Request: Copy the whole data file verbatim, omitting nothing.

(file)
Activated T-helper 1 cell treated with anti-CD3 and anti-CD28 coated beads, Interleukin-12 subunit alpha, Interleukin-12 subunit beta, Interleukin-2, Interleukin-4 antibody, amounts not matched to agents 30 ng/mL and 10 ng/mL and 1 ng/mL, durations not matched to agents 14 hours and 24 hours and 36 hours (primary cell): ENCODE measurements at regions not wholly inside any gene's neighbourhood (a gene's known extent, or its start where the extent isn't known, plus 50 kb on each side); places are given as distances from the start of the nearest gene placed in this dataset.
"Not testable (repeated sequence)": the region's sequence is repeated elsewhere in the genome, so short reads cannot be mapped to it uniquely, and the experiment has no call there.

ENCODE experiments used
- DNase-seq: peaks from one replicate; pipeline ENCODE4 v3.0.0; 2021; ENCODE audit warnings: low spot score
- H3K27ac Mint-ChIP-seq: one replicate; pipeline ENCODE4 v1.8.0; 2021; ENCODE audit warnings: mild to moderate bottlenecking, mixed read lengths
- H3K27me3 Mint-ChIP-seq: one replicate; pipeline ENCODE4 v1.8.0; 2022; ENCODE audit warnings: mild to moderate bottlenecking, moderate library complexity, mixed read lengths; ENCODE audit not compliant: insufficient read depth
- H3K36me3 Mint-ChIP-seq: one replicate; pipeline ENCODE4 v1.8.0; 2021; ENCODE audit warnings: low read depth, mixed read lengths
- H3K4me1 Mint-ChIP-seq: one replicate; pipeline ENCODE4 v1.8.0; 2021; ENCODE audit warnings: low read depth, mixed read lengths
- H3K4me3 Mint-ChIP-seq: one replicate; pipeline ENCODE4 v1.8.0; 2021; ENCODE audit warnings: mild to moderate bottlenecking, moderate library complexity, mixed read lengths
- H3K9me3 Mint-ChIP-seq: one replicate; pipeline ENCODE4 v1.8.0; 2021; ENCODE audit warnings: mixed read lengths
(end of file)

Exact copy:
Activated T-helper 1 cell treated with anti-CD3 and anti-CD28 coated beads, Interleukin-12 subunit alpha, Interleukin-12 subunit beta, Interleukin-2, Interleukin-4 antibody, amounts not matched to agents 30 ng/mL and 10 ng/mL and 1 ng/mL, durations not matched to agents 14 hours and 24 hours and 36 hours (primary cell): ENCODE measurements at regions not wholly inside any gene's neighbourhood (a gene's known extent, or its start where the extent isn't known, plus 50 kb on each side); places are given as distances from the start of the nearest gene placed in this dataset.
"Not testable (repeated sequence)": the region's sequence is repeated elsewhere in the genome, so short reads cannot be mapped to it uniquely, and the experiment has no call there.

ENCODE experiments used
- DNase-seq: peaks from one replicate; pipeline ENCODE4 v3.0.0; 2021; ENCODE audit warnings: low spot score
- H3K27ac Mint-ChIP-seq: one replicate; pipeline ENCODE4 v1.8.0; 2021; ENCODE audit warnings: mild to moderate bottlenecking, mixed read lengths
- H3K27me3 Mint-ChIP-seq: one replicate; pipeline ENCODE4 v1.8.0; 2022; ENCODE audit warnings: mild to moderate bottlenecking, moderate library complexity, mixed read lengths; ENCODE audit not compliant: insufficient read depth
- H3K36me3 Mint-ChIP-seq: one replicate; pipeline ENCODE4 v1.8.0; 2021; ENCODE audit warnings: low read depth, mixed read lengths
- H3K4me1 Mint-ChIP-seq: one replicate; pipeline ENCODE4 v1.8.0; 2021; ENCODE audit warnings: low read depth, mixed read lengths
- H3K4me3 Mint-ChIP-seq: one replicate; pipeline ENCODE4 v1.8.0; 2021; ENCODE audit warnings: mild to moderate bottlenecking, moderate library complexity, mixed read lengths
- H3K9me3 Mint-ChIP-seq: one replicate; pipeline ENCODE4 v1.8.0; 2021; ENCODE audit warnings: mixed read lengths